The Calm After the Storm: How to Connect after a Tantrum
Emotions and learning are like oil and water…they don’t mix! That’s why the moment when your toddler is struggling to escape the car seat is not the best time to give him a lecture about deaths on the highway. Even adults become more unreasonable and illogical when we’re upset.
So, it should be no surprise that your toddler can’t hear you until the tidal wave of his emotions starts to subside. When your child enters caveman mode, energetically acknowledge his dismay, and then, once he calms a bit, you can try to distract him, reassure him, or solve the problem.
Here are some other things you might do and say after the storm has passed when it becomes your turn:
- Be physical. Offer a hug, tousle his hair, put a hand on his shoulder, or just sit quietly together.
- Whisper. Whispering is a fun way to change the subject and reconnect.
- Give options. “We can’t have soda, but how about some yummy milk?”
- Explain your point of view…briefly. Save important lessons for a calm time, later on, when he can pay better attention.
- Teach how to express feelings. “Make a face to show me see how sad you are,” or “When I’m mad, I stomp my feet, like this…” (Here’s more on how to teach your toddler to express their emotions.)
- Talk about how emotions feel, physically. “You were so mad, I bet you felt like your blood was boiling!” or “When I’m scared, my heart goes boom boom like a drum.”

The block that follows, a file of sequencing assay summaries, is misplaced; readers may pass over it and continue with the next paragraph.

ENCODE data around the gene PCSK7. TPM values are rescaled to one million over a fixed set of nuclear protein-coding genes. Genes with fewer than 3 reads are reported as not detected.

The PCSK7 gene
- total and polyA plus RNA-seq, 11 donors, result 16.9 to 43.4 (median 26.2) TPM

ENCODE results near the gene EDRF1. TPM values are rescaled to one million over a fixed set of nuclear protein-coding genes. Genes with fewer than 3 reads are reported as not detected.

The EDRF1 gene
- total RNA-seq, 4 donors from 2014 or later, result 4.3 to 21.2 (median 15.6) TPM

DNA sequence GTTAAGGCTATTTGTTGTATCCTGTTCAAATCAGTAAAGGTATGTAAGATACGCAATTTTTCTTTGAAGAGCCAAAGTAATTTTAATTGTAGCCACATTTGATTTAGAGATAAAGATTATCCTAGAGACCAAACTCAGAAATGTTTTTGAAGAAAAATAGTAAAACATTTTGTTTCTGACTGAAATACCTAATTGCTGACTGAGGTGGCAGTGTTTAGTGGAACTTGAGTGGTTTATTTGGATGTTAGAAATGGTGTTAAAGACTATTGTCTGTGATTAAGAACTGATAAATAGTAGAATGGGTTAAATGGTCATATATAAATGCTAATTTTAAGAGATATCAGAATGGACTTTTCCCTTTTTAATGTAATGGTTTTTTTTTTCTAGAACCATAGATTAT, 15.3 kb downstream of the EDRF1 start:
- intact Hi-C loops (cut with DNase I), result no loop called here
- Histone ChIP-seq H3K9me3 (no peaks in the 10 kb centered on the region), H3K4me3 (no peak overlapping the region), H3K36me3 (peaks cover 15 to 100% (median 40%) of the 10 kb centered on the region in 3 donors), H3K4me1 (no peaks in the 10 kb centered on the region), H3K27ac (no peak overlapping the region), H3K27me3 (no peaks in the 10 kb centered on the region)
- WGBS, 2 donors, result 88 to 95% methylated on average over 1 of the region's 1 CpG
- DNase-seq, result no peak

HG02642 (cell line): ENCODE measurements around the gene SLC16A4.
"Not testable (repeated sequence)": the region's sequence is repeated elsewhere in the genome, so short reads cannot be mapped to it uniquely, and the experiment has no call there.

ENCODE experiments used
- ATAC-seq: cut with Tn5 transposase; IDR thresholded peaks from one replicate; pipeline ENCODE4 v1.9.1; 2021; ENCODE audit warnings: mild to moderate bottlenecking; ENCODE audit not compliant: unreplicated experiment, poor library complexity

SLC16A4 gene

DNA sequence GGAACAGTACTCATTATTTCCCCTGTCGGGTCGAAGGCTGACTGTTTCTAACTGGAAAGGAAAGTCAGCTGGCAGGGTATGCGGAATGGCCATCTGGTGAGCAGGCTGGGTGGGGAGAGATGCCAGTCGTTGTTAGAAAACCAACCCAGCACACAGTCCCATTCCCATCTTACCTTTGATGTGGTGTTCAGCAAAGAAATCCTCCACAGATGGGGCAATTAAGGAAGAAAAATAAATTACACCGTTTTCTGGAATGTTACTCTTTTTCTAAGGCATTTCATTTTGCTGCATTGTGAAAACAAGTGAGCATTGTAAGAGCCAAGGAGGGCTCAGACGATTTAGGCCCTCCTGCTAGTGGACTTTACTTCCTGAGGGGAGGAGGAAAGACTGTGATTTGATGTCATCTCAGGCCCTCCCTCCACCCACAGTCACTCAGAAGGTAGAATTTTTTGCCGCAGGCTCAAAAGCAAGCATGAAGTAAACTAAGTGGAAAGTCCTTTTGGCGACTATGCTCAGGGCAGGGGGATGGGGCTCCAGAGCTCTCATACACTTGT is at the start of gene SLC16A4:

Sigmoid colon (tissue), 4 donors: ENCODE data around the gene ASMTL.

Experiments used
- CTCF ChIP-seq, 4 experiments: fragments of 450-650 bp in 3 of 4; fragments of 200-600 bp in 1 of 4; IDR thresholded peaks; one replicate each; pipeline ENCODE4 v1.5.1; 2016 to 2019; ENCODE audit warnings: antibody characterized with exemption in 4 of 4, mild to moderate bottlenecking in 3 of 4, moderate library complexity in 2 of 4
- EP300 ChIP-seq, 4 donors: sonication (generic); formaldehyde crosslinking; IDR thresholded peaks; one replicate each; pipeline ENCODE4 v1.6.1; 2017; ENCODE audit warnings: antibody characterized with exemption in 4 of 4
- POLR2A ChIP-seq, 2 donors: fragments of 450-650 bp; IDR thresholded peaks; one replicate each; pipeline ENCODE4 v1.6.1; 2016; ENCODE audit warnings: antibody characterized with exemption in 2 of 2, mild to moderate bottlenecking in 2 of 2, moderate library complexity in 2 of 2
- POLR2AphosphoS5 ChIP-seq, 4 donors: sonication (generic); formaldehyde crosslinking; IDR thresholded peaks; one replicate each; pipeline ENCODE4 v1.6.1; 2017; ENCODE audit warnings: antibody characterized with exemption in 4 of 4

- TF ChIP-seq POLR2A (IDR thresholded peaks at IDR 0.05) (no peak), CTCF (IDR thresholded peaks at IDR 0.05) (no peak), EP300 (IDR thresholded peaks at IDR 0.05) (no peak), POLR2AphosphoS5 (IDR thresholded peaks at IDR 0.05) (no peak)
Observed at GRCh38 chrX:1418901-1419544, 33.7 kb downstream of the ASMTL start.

- Grant your child’s wish…in fantasy. (This is one of my favourites.) “I wish I could vroom up all the rain and we could go outside and play right now!”
- Give a “you-I” message. Once the dust settles and it’s your turn to talk, very briefly share your feelings using a “you-I” sentence to help your toddler learn to understand the feelings of others: “When you kick Mummy, I feel mad!” or “When you call me ‘stupid,’ I feel very sad inside.”
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Disclaimer: The information on our site is NOT medical advice for any specific person or condition. It is only meant as general information. If you have any medical questions and concerns about your child or yourself, please contact your health provider. Breastmilk is the best source of nutrition for babies. It is important that, in preparation for and during breastfeeding, mothers eat a healthy, balanced diet. Combined breast- and bottle-feeding in the first weeks of life may reduce the supply of a mother's breastmilk and reversing the decision not to breastfeed is difficult. If you do decide to use infant formula, you should follow instructions carefully.